AAJ: So there is no obvious musical or stylistic continuity. They are all taking different approaches. And if I am correct, doing a lot of their own composition?
GO: Absolutely. These people jumped out at me. I hear a lot of music. A lot of new music. People send me things daily. DVDs, CDs, whole passels of people. Even before I started this thing. People just thought I could point them in the right direction or make a recommendation. And sometimes things would jump out at me, but I was powerless. All I could do was make a recommendation. I've been helpful bringing attention to a handful of people, but there are hundreds more that are just as deserving. Today I wish I had the financial wherewithal to help guide the careers of a lot of other people I hear. But I have to be very, very selective right now because our funding is ... measured. [Laughs]
The Business End
AAJ: That brings up a whole other side to launching a label. To accomplish the goals you set out in the mission statement there has to be some measure of commercial success. Is that a new challenge for you?
GO: I've always had a foot in the door of business and finance. Recognize that I'm somebody that was never one of the top ten most wanted in terms of booking and being presented at the major festivals. Even though I was with a great label, I was always turned away by the major promoters and agents because they considered my music too much work or to leftist or too challenging. So everything I've gotten, I've gotten myself.
AAJ: Has that given you the perspective to launch the label and navigate the business side on behalf of yourself and the other artists?
GO: Yes and no. The development of this label was inevitable. When the Blue Note contract ended, where am I gonna go? Especially in the United States. Who's gonna sign me? Concord? Verve? These labels don't have anyone on their roster that sound remotely like me. Obviously, they are not even interested in that sound or direction. So what am I going to do? Crawl back to a two-bit European label that has a minimal distribution?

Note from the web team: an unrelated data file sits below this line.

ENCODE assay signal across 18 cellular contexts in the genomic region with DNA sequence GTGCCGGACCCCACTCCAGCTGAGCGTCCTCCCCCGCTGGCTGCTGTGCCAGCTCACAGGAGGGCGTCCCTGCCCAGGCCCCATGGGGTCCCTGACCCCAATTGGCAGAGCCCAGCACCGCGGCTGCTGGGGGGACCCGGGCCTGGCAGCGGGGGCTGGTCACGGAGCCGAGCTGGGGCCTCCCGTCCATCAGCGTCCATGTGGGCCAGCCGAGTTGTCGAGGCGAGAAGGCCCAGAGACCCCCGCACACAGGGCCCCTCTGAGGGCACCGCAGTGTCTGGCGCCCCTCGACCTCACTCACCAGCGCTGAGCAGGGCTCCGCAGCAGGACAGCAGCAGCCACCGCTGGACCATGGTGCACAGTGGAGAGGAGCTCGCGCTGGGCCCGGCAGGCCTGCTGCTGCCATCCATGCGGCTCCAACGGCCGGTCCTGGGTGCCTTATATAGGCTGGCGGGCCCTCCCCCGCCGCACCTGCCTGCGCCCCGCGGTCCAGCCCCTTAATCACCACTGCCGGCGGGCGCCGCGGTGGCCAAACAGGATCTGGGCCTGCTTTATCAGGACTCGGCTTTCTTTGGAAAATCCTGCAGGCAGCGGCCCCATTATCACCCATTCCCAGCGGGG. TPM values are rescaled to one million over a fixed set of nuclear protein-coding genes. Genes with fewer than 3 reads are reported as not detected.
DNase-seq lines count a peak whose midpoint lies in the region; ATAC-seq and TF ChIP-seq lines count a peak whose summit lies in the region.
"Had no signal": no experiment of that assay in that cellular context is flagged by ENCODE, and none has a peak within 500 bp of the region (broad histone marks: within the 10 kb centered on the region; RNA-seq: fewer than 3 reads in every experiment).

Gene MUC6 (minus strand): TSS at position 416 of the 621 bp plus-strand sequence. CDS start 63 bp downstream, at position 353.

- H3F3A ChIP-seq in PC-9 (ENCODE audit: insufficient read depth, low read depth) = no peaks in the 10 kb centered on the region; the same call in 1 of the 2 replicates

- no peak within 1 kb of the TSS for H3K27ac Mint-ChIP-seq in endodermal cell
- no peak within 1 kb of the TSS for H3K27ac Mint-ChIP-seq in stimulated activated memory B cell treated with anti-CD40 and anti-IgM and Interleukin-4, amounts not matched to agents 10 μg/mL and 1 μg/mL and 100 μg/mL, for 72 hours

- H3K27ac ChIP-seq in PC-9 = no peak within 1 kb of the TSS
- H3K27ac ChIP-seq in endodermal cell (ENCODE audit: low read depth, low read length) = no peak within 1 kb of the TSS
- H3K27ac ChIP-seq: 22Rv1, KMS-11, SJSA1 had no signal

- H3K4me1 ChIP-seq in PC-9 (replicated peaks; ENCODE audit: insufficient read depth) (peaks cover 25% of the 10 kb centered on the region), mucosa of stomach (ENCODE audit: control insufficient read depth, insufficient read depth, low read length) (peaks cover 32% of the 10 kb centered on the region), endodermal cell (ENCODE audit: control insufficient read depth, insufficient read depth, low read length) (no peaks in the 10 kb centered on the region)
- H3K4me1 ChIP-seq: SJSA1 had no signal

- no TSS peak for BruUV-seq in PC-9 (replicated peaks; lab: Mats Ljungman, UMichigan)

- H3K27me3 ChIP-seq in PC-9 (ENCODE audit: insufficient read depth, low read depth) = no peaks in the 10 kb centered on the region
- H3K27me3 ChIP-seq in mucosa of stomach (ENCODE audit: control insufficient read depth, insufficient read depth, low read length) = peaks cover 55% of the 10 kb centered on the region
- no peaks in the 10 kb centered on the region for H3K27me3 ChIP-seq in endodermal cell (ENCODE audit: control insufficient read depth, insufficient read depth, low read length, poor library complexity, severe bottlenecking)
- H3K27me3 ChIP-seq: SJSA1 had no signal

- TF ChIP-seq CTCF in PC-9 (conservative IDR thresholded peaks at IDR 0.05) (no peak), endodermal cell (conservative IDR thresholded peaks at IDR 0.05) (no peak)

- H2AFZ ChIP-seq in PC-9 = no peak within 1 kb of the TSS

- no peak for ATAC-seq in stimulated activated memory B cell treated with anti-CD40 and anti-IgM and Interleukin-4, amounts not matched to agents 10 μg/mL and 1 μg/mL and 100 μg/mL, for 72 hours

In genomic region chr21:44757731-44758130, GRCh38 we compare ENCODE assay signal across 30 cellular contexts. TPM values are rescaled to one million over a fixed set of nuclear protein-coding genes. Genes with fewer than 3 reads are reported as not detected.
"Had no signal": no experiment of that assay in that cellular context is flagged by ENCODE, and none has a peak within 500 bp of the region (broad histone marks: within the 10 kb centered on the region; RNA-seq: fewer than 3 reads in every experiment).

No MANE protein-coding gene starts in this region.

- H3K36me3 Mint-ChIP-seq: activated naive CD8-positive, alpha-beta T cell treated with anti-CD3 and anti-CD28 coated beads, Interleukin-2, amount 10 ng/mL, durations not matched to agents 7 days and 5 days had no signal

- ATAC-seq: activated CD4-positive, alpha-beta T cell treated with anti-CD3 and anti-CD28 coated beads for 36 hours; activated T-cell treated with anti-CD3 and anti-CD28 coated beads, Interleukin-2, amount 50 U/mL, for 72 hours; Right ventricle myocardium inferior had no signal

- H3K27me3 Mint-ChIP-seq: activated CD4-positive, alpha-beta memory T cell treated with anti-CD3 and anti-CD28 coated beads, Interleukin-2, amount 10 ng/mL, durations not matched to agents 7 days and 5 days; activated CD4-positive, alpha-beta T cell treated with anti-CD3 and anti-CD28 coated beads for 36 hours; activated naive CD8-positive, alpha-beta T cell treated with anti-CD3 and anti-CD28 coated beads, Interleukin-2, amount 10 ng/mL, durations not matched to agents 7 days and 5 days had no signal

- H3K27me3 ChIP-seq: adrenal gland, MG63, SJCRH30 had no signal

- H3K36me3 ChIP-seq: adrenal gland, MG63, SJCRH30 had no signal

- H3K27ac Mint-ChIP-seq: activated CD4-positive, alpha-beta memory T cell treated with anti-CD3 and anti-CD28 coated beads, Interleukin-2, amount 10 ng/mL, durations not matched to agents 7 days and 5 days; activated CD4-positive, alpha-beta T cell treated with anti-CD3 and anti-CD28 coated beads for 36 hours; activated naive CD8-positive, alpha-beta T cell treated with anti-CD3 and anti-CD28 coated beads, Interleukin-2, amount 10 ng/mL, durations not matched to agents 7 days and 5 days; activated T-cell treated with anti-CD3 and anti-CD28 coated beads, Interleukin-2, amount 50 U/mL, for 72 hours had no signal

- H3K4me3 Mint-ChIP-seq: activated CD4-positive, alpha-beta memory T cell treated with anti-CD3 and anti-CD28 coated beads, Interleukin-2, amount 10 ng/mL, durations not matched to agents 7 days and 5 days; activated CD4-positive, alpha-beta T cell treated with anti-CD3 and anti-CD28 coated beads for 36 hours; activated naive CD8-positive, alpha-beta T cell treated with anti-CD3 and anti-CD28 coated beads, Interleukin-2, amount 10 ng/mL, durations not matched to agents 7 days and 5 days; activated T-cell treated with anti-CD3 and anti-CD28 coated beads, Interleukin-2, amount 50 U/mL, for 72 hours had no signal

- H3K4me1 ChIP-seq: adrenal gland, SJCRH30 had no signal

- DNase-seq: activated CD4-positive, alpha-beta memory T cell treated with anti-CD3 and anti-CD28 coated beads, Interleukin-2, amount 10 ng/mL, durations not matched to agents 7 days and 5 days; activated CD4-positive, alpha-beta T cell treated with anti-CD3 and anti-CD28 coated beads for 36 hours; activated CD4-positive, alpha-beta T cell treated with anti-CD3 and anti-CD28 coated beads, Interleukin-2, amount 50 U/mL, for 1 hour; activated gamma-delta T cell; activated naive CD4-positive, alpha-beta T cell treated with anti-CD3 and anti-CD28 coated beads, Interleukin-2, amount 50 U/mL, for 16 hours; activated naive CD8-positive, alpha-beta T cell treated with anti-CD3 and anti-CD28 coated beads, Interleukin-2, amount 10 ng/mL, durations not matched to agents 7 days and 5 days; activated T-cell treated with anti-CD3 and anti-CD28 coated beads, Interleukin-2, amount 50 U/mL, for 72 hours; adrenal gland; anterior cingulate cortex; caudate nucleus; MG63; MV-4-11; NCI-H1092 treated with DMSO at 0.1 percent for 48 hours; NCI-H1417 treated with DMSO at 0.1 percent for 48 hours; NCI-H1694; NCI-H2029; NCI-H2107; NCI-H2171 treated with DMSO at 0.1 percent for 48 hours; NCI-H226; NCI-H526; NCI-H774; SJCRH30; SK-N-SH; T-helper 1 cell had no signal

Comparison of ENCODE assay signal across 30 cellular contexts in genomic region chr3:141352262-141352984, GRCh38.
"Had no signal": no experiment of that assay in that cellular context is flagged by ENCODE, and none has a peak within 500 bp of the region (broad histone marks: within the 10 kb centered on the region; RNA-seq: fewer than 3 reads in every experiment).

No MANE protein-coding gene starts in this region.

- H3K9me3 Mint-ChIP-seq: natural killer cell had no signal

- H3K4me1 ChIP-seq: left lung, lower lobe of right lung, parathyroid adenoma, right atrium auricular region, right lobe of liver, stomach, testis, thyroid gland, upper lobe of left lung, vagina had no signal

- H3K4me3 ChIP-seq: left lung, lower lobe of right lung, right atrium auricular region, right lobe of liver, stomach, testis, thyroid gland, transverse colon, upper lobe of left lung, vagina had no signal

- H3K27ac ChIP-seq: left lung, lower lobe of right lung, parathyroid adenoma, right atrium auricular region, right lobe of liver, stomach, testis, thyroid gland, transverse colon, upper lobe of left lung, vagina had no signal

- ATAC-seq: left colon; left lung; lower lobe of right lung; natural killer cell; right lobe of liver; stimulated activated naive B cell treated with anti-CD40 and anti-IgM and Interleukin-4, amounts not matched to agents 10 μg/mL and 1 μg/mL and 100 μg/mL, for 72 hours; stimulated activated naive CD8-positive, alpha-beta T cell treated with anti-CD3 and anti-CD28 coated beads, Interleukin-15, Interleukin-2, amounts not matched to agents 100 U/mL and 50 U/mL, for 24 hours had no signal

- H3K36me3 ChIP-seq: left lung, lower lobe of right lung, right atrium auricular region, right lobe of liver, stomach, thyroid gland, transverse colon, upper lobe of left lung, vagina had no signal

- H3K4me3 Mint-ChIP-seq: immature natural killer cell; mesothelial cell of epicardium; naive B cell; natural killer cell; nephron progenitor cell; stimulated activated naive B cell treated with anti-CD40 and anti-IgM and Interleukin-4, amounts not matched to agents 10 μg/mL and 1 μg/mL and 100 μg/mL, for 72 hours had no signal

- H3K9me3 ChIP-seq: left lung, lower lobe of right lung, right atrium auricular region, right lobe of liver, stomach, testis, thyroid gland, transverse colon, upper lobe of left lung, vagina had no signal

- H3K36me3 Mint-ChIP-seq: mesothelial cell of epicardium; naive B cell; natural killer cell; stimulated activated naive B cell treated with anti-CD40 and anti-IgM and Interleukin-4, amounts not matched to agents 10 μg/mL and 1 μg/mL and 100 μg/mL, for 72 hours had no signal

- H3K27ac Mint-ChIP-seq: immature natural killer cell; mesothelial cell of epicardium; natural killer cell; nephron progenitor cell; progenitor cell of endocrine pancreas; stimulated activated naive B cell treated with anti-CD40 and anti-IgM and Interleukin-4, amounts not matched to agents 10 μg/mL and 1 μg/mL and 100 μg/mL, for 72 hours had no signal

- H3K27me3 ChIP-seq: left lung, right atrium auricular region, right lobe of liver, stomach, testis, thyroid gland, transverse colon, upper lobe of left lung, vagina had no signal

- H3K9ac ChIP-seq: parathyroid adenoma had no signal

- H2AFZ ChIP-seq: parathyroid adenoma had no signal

Basically, I look at a lot of those European labels as mercenaries. They are predatory in nature. They come over here, to New York, with fangs gnashing and they find these innocent, young musicians who are desperate to be documented, who really shouldn't be thinking about that yet and are still developing, and give them a two-bit deal and take 50 to 100 percent of their publishing rights and run back to Europe with an armful of masters that they own for all perpetuity.
They are taking advantage of people. Fattening up their catalogs with ill-gotten projects. Meanwhile, these kids have given up ten or twelve of their best new compositions. It's just absurd. These kids aren't advised to stand firm. It just saddens me. Now you have some CDs that you had to pay for yourself, that no one will ever hear, while some unknown European cat, living in some villa overlooking cypress trees and mountains with snowcapped tips, is enjoying the spoils of your blood, sweat and tears.
Now I know, that's the way it is sometimes. Business is cut-throat. But I just can't take it. So I had to develop a situation where I could help cultivate the business sensibility of some young players, guide them through, answer questions when asked.